China factory plan draws protests

Demonstration in eastern city turns violent

Officers arrested a protester at a march against a proposed expansion of a petrochemical factory in Ningbo, China.
Associated Press
Officers arrested a protester at a march against a proposed expansion of a petrochemical factory in Ningbo, China.

BEIJING — Thousands of people in an eastern Chinese city clashed with police at a protest on the proposed expansion of a petrochemical factory that they fear will spew pollution and damage public health, residents said Saturday.

It was the latest in a string of protests in China this year because of fears of health risks from industrial projects, as members of the rising middle class become more outspoken against environmentally risky projects.

Past protests have targeted a coal-fired power plant in southern China, a wastewater pipeline in eastern China, and a copper plant in west-central China.


The Zhenhai district government in Zhejiang Province’s Ningbo city said in a statement Saturday that ‘‘a few’’ people disrupted public order by staging sit-ins, unfurling banners, distributing fliers, and obstructing roads. It said the proposed project is under evaluation and the public has opportunities to offer input.

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Zhenhai police said protesters threw rocks and bricks at officers Friday and that police dispersed illegal gatherings to restore the flow of traffic.

Residents, however, said the protests involved thousands of people and turned violent after authorities used tear gas to dispel the crowds and arrested participants.

‘‘It started with a peaceful petition but turned into a citywide riot,’’ said a local resident who gave only his family name, Ren, because he had come under police watch. He said he was called in by police because of his frequent online postings about the project, which would produce chemicals such as ethylene and paraxylene.

Ren said the protests intensified Friday when young residents returned home for the weekend. He said 4,000 to 5,000 people blocked major road entrances to the district and that the public grew angry when police arrested three college students and used tear gas on the crowds.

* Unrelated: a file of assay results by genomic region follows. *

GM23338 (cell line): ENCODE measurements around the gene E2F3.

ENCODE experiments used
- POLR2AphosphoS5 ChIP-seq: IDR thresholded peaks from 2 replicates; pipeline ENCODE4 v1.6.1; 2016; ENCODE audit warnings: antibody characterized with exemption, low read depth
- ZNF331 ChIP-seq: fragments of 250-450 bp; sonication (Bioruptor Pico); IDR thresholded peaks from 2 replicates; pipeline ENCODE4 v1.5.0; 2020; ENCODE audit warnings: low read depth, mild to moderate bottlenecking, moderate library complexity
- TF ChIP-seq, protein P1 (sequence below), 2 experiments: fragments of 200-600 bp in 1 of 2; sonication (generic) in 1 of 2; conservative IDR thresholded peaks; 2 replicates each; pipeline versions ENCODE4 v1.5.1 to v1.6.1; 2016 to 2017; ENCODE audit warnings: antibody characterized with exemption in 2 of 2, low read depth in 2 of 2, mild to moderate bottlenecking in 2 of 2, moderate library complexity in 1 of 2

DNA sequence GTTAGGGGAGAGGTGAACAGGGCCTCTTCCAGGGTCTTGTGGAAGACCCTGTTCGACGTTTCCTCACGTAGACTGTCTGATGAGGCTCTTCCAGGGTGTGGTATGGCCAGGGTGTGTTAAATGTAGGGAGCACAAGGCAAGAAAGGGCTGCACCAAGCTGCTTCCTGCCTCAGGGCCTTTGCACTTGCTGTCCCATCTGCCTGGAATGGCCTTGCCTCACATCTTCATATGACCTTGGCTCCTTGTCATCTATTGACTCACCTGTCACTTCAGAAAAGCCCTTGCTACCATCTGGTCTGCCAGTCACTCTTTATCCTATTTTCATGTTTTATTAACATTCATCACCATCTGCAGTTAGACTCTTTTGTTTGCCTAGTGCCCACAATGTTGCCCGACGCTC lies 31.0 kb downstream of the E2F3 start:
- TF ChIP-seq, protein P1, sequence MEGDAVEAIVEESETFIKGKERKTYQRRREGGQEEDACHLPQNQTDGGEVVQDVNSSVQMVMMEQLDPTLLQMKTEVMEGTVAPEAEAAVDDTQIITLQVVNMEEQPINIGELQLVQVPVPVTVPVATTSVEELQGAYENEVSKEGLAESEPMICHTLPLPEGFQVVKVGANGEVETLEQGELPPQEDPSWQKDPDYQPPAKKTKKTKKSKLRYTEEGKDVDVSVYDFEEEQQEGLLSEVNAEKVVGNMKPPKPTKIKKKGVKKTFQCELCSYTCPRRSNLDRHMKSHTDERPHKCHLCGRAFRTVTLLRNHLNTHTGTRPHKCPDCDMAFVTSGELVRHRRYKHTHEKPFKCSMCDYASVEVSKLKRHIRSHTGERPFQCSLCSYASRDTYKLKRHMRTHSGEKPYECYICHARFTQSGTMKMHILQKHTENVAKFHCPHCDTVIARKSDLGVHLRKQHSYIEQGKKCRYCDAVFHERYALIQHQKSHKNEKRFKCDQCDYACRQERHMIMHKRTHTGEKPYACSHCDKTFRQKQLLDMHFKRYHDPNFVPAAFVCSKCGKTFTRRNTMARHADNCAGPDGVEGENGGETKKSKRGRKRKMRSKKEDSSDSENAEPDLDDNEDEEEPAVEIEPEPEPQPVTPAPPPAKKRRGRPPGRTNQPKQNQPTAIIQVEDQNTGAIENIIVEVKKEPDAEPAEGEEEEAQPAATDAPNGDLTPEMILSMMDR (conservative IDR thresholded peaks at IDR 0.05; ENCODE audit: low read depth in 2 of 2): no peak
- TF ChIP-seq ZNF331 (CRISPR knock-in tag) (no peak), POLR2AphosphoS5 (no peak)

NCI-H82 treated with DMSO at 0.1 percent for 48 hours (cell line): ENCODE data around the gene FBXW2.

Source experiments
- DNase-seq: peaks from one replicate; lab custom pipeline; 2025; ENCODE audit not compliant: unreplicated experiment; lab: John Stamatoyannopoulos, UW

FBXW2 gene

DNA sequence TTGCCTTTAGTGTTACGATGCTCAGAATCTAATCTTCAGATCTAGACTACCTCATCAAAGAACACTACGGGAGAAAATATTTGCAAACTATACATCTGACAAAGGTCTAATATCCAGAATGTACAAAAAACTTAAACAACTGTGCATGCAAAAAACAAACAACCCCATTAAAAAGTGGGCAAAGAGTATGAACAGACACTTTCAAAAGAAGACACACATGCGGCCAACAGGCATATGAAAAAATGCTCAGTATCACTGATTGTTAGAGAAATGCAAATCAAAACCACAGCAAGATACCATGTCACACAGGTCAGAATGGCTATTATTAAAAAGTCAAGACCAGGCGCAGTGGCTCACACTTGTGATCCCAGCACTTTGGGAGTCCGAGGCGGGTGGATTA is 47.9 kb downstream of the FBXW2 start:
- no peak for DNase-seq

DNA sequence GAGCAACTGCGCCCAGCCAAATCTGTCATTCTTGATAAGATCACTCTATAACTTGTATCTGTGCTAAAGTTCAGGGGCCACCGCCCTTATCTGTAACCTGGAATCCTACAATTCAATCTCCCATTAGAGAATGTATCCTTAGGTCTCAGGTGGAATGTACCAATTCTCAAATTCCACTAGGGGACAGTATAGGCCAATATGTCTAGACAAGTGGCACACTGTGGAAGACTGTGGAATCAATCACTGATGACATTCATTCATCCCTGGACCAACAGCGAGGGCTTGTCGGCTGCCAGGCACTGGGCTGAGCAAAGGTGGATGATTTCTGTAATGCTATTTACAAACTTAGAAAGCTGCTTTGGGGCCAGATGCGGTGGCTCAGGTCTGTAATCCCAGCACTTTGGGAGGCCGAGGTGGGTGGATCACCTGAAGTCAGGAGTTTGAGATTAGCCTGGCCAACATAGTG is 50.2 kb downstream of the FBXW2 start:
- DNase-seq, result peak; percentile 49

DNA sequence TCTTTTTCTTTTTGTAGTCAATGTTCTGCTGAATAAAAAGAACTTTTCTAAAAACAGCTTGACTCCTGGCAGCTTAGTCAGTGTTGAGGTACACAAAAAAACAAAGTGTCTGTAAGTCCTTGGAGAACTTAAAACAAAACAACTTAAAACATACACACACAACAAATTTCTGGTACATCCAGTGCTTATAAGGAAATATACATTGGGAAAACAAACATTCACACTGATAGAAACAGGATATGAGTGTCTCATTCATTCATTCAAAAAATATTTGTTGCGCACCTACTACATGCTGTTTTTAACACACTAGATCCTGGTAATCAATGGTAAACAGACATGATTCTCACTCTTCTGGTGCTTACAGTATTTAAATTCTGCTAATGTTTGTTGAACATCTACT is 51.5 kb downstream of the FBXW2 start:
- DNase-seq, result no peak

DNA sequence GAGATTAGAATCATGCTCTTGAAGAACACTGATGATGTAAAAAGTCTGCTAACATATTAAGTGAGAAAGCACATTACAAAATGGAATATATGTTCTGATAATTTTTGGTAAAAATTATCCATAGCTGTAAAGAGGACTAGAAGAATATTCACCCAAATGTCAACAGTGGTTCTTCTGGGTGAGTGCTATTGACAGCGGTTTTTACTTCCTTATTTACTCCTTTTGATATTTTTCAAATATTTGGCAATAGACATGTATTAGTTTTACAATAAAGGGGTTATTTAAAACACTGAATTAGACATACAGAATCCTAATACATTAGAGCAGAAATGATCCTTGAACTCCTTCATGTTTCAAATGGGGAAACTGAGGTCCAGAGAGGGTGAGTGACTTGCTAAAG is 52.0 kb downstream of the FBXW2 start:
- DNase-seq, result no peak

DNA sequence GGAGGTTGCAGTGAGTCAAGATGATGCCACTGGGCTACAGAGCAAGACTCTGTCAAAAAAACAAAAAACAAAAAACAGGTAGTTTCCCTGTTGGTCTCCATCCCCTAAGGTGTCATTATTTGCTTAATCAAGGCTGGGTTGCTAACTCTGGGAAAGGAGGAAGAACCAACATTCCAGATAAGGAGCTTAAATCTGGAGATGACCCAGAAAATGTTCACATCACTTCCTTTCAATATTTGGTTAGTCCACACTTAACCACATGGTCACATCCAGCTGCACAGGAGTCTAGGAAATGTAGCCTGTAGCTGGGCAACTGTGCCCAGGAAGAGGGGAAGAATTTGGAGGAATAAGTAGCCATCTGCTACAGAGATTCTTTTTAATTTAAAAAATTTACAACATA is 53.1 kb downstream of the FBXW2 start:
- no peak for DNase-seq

He said demonstrators overturned a car, and some smashed the door of a fire truck that arrived to hose off leaked gasoline as well as to disperse protesters.

Thousands of protesters stormed a local police station, where they demanded the students’ release and a dialogue with district officials. Ren said the protesters also went to a traffic police compound, where they overturned police vehicles and private cars.

He said riot police moved in to form a shield to guard the traffic police compound and that protesters threw rocks and water bottles at the riot police.

Later Friday night, police began beating protesters and passersby with batons, Ren said.

On Saturday, protesters gathered in a large public square in Ningbo and shouted slogans against the project, Ren said. Many were taken away by police, he said.


Among the protesters was a businessman who said he was taken to a police station where he was forced to delete photos of the protest he had taken with his cellphone. He said he was released after an hour.

‘‘The police have my information, and I need to keep a low profile,’’ said the man, who gave only his family name, Wang.